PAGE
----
Land Advocates and Drivers Reach Fork in the Off-Road

Discussion in 'The Lounge' started by talison79, Mar 24, 2002.

  1. talison79

    talison79 1/2 ton status

    Feb 25, 2000
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    Tucker, Georgia
    March 24, 2002
    Land Advocates and Drivers Reach Fork in the Off-Road


    IG CYPRESS NATIONAL PRESERVE, Fla., March 22 — An avid outdoorsman, Lyle McCandless likes to spend his weekends here in the southwest Florida back country hunting for small game and fishing for large-mouth bass.
    But in recent years, people who enjoy the land like Mr. McCandless have come under intense criticism from environmentalists, who say they are abusing the Big Cypress National Preserve and public wilderness areas throughout the country. That is because to get to the best hunting sites and fishing holes, Mr. McCandless and his buddies from the Collier County Sportsman's Club near Naples drive their off-road vehicles into the most remote sections of this 729,000-acre preserve, a vast undeveloped area of wetlands, cypress groves and protected wildlife.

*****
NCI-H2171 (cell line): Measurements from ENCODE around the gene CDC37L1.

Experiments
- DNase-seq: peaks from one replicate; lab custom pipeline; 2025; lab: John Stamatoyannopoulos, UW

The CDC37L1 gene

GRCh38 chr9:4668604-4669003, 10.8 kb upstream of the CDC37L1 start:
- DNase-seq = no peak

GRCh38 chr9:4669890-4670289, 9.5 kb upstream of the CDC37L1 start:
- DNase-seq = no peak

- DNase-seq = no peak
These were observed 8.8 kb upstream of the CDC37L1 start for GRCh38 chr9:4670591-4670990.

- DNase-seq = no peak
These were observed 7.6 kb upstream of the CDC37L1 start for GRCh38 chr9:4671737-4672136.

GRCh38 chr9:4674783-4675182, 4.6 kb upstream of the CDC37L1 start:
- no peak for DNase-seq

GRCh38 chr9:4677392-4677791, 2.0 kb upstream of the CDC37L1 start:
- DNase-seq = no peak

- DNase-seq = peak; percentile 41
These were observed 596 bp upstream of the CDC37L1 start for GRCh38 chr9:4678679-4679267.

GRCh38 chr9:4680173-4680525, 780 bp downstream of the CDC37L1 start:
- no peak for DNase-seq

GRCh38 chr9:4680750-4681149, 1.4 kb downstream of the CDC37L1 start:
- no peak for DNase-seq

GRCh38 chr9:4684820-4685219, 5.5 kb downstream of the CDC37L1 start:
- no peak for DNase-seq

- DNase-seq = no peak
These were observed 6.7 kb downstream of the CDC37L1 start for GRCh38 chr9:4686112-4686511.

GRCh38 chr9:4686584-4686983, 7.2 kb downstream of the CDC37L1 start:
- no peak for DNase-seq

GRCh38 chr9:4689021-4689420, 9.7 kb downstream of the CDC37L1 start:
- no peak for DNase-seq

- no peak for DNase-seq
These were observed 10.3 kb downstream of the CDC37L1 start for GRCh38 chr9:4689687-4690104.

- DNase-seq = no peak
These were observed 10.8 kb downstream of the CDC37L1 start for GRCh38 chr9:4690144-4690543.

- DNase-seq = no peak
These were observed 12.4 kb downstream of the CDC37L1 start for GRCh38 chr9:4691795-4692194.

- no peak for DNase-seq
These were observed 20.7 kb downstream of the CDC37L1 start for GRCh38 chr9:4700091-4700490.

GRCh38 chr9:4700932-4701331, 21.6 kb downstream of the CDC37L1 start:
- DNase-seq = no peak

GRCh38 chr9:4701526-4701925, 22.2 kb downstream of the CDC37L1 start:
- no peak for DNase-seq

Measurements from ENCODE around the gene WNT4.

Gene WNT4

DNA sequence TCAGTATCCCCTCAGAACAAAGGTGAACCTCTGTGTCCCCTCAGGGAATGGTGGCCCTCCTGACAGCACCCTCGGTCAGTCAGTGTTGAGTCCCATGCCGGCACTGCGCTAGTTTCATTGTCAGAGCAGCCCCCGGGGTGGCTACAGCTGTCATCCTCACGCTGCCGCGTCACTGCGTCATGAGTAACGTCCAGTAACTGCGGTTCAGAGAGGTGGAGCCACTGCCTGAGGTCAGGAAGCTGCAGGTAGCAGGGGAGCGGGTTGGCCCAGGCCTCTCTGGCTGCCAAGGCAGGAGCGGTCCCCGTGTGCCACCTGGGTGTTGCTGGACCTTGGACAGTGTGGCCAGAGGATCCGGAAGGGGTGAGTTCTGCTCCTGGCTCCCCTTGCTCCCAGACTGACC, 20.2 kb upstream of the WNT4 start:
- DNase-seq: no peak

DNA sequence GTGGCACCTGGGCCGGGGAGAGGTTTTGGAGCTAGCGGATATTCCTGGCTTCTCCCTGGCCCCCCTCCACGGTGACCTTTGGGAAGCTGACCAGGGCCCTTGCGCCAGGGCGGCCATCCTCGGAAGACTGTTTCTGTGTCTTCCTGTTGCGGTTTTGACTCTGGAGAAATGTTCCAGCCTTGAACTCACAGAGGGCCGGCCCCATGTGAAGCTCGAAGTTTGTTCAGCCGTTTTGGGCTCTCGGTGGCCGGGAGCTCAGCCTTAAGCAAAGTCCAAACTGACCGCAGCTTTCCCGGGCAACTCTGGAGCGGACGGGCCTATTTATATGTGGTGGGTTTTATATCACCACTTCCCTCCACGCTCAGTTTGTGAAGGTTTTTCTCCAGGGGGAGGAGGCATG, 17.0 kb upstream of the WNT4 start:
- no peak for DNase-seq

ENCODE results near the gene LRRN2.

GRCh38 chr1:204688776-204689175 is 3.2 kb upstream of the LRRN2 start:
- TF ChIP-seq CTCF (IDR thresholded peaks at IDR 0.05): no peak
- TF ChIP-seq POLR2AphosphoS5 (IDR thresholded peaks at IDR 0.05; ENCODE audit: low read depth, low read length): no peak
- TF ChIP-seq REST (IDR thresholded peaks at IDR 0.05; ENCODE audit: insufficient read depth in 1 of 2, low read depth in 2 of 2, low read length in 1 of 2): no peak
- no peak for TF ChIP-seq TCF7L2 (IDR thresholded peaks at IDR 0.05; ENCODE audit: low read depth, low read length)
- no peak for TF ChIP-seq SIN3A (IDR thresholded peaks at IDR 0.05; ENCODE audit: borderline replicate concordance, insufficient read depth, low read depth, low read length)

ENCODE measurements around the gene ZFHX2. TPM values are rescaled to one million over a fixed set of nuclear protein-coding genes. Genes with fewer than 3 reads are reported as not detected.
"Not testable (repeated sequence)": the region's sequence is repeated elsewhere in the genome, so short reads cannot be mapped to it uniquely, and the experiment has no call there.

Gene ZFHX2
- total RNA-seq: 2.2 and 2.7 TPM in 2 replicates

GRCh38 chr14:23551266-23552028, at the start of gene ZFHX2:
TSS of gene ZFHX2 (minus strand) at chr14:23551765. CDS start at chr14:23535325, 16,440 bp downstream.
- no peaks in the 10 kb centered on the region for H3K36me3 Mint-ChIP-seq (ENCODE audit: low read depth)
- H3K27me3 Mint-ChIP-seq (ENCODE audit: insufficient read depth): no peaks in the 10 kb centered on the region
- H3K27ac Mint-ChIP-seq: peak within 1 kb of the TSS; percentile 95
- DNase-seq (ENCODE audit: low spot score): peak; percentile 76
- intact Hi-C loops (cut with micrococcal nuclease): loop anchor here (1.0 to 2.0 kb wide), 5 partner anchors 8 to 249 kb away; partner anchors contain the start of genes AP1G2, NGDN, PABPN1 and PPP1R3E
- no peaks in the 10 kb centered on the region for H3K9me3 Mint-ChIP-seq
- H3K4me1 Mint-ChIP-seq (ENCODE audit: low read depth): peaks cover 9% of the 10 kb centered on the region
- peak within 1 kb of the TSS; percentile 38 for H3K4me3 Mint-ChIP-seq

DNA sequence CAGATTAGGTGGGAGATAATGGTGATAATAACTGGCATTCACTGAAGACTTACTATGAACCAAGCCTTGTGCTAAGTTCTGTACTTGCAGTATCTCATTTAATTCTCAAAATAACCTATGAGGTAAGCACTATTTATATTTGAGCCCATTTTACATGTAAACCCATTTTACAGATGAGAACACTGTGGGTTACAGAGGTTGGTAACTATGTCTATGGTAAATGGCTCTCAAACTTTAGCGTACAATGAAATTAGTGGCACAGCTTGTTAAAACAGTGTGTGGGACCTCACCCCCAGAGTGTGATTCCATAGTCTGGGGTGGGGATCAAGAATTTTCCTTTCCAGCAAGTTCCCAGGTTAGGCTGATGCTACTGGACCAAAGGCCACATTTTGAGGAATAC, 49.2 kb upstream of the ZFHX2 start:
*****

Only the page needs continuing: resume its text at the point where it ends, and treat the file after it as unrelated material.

Environmental groups contend that the squat, fat-tired all-terrain vehicles are damaging wetlands and wildlife by creating thousands of miles of deep ruts in the soil. The tracks in Big Cypress are so extensive that, from the air, the preserve looks as though someone has dropped thousands of giant strands of spaghetti on the land.
    More than merely causing aesthetic damage, the environmentalists say, the tire tracks have damaged soil, water and vegetation and changed the habitat of endangered species like the Florida panther and the Cape Sable seaside sparrow.
    In an effort to stop the damage, the groups have sought to limit or eliminate the use of all-terrain vehicles, swamp buggies and other off-road transportation in the preserve, which is 50 miles east of Naples and borders Everglades National Park.....


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